Novel discovery challenges a current kidney cancer paradigm
Newly published research has reversed our understanding of an aspect of kidney tumor growth. Researchers at Huntsman Cancer Institute (HCI) at the University of Utah (U of U) discovered that two key proteins have opposite roles than what was previously believed. The proteins HIF-1α and HIF-2α regulate the response to regions of low oxygen (hypoxia) in a solid tumor. Hypoxia is known to increase the aggressiveness of tumors, which is caused by the activation of the hypoxia inducible factor (HIF) proteins. Researchers used tissue from clear cell renal cell carcinoma, the most common and aggressive form of kidney cancer. This study was published in the journal Clinical Cancer Research.
"Prior research in kidney cancer suggests a paradigm in which HIF-1α plays an anti-tumor role, whereas HIF-2α plays a pro-tumor role, but this was determined primarily using cell lines and animal models," said Mei Koh, Ph.D., an HCI investigator and assistant professor in the Department of Pharmacology and Toxicology at the U of U. The current study tested tissue obtained from human patients.
Researchers gathered tissue from more than 380 patients to analyze the relationship between levels of HIF proteins, tumor grade, stage, and patient outcome. These findings were validated using tissue samples from 72 additional patients.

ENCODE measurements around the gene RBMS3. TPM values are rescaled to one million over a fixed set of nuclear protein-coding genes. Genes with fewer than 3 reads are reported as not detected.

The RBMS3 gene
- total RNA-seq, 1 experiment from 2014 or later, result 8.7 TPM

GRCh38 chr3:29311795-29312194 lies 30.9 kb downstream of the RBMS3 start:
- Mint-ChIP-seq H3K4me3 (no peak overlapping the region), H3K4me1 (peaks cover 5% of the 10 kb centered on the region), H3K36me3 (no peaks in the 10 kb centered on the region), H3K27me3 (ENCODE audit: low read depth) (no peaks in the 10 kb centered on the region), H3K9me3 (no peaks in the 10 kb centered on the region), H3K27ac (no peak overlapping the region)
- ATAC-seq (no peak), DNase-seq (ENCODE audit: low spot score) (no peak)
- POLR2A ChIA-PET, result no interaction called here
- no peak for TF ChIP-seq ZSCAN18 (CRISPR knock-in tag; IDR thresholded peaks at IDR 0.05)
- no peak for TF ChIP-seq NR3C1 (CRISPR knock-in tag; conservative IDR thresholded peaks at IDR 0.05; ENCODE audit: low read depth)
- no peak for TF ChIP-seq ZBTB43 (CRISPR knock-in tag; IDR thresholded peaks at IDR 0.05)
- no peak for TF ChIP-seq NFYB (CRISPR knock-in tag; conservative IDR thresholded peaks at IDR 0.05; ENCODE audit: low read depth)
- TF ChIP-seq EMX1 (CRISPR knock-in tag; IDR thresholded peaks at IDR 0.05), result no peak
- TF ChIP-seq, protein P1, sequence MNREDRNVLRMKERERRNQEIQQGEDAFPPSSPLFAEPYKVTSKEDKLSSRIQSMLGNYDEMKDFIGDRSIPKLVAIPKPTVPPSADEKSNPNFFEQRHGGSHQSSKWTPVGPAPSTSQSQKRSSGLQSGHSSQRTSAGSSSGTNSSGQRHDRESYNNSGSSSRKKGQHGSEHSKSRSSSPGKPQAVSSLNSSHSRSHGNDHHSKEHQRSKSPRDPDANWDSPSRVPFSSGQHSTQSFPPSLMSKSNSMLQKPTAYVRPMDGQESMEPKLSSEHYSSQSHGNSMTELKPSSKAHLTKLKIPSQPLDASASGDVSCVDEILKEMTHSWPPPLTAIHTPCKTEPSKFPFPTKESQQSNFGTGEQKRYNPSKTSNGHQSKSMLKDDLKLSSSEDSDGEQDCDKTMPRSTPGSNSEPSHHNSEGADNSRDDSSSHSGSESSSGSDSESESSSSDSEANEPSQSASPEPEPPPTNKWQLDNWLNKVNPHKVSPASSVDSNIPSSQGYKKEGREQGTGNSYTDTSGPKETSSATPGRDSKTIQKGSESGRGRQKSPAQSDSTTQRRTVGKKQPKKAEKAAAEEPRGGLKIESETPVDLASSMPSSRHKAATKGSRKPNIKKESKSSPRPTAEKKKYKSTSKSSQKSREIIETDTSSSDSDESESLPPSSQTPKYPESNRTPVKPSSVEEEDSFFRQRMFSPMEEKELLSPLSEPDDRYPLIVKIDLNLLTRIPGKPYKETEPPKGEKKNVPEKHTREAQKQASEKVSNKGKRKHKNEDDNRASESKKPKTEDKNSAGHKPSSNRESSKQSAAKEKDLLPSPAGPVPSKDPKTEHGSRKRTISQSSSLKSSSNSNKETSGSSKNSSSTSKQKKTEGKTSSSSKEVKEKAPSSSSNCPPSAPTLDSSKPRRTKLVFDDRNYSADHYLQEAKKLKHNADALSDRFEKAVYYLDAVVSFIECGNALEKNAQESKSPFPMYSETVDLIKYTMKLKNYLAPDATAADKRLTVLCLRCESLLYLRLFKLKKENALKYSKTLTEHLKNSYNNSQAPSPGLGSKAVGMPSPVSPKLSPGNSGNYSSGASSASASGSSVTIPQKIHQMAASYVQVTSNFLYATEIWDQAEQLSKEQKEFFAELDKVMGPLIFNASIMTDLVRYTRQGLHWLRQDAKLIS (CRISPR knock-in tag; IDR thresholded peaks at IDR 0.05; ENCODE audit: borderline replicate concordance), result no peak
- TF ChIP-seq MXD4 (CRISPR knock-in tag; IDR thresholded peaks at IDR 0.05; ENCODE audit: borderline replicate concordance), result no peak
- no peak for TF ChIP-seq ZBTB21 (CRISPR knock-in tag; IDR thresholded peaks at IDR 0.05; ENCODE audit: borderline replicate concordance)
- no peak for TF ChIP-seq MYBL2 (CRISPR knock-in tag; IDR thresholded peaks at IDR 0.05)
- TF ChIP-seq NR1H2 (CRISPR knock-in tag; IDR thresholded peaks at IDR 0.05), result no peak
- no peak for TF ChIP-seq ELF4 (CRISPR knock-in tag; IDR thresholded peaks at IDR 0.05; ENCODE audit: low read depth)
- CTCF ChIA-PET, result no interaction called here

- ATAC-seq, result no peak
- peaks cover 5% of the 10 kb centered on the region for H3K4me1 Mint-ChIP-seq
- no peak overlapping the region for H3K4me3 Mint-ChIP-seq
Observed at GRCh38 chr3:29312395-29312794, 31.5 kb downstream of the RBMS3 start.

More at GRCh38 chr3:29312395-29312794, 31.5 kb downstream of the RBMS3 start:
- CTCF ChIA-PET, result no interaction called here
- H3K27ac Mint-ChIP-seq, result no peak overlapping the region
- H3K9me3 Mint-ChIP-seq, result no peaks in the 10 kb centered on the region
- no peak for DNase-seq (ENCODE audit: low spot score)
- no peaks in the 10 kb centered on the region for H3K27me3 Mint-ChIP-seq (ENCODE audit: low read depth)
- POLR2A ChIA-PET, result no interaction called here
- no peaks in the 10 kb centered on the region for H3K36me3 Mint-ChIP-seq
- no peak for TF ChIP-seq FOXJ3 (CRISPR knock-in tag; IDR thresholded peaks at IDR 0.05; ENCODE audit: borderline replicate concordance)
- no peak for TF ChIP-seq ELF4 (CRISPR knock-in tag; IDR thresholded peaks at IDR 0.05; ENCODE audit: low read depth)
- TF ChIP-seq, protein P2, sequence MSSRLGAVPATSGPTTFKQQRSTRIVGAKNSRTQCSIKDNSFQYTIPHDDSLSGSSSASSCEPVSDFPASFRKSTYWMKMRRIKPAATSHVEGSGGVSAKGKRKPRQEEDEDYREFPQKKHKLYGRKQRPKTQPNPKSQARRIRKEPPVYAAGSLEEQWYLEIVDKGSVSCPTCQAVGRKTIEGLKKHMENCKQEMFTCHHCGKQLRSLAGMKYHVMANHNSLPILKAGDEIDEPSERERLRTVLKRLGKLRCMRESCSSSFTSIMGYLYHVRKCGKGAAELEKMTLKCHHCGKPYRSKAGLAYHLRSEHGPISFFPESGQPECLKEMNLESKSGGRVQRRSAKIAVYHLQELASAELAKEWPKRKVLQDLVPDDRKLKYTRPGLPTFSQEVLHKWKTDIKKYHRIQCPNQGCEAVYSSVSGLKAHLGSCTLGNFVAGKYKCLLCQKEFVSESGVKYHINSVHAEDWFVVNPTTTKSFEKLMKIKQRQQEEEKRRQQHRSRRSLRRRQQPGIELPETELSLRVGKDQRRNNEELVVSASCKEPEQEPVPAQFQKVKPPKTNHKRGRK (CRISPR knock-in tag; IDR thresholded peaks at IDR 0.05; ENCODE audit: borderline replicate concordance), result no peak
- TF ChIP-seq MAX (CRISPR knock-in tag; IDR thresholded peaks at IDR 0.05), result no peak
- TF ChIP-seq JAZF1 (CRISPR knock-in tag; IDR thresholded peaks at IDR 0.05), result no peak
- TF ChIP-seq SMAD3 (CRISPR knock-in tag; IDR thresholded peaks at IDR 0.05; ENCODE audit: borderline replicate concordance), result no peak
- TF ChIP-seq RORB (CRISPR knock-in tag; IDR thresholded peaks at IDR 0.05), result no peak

Findings showed that HIF-1α was associated with more aggressive, or high-grade, tumors. The protein was also linked to tumors that spread to other regions in the body (metastasized), as well as to decreased patient survival and increased resistance to therapy. Conversely, HIF-2α was associated with less aggressive, or low-grade, tumors, lack of metastasis, and longer life.
"The entire team was surprised that our findings were almost exactly opposite to what we had expected," Koh said. "Our view of the HIFs in kidney cancer may need to be revised. We found that HIF-1α, the presumed tumor suppressor, was an indicator of poor patient outcome. HIF-2α, the presumed tumor driver, was significantly associated with better patient outcome. Of note, HIF-1α was detected mainly in tumor-associated macrophages, which are immune cells of the patient, but not within the cells of the tumor. This suggests that these immune cells could play an important role in tumor progression. HIF-2α was detected exclusively within tumor cells."
A multidisciplinary group of researchers from HCI and other institutions conducted this study. "Diversity in collaborators helped reduce bias, whether conscious or unconscious, in data acquisition and interpretation. It also increased the number of well-annotated tissue samples available to us," Koh said. Koh also acknowledged the critical work of Sophie Cowman, postdoctoral research associate in the Department of Pharmacology and Toxicology at the U of U. Cowman was first author for this study.